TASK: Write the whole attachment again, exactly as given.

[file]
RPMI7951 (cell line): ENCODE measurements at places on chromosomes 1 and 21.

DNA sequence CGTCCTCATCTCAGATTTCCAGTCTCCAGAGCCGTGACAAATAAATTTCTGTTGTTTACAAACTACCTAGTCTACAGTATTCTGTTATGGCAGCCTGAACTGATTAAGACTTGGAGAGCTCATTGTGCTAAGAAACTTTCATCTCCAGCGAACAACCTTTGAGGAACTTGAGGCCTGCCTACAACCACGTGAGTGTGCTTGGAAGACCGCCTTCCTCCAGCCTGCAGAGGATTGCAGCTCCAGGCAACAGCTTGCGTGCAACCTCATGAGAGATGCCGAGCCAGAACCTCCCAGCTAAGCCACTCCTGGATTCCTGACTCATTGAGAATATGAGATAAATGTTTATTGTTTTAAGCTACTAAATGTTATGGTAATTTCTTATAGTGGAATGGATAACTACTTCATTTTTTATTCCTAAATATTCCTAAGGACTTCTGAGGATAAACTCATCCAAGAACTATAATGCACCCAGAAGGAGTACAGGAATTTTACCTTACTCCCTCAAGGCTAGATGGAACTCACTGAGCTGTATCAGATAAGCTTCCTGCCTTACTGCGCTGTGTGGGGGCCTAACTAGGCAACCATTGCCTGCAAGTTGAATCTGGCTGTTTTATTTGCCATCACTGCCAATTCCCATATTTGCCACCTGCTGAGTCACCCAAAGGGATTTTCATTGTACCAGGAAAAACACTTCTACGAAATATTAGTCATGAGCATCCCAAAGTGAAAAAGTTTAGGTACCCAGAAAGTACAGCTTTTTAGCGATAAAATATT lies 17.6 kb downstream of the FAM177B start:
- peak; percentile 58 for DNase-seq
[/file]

RPMI7951 (cell line): ENCODE measurements at places on chromosomes 1 and 21.

DNA sequence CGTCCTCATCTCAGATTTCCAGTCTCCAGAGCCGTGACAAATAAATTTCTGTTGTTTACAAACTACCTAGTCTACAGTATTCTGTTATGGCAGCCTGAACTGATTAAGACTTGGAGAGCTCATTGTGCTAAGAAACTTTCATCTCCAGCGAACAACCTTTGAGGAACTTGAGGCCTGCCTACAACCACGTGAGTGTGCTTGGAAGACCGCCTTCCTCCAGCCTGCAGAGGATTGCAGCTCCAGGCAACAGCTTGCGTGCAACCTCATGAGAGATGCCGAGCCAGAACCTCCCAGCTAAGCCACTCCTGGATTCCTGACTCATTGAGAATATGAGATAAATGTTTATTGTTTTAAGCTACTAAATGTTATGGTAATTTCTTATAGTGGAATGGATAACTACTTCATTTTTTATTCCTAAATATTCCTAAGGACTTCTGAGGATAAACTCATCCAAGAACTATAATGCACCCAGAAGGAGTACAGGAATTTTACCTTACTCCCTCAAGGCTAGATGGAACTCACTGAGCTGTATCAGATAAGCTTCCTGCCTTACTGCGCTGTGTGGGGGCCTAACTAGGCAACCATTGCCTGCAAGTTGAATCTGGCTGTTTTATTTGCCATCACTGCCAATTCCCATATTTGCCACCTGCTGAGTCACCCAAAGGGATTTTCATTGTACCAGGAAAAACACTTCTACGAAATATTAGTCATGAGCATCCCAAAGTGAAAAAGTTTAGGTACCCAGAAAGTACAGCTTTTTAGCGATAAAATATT lies 17.6 kb downstream of the FAM177B start:
- peak; percentile 58 for DNase-seq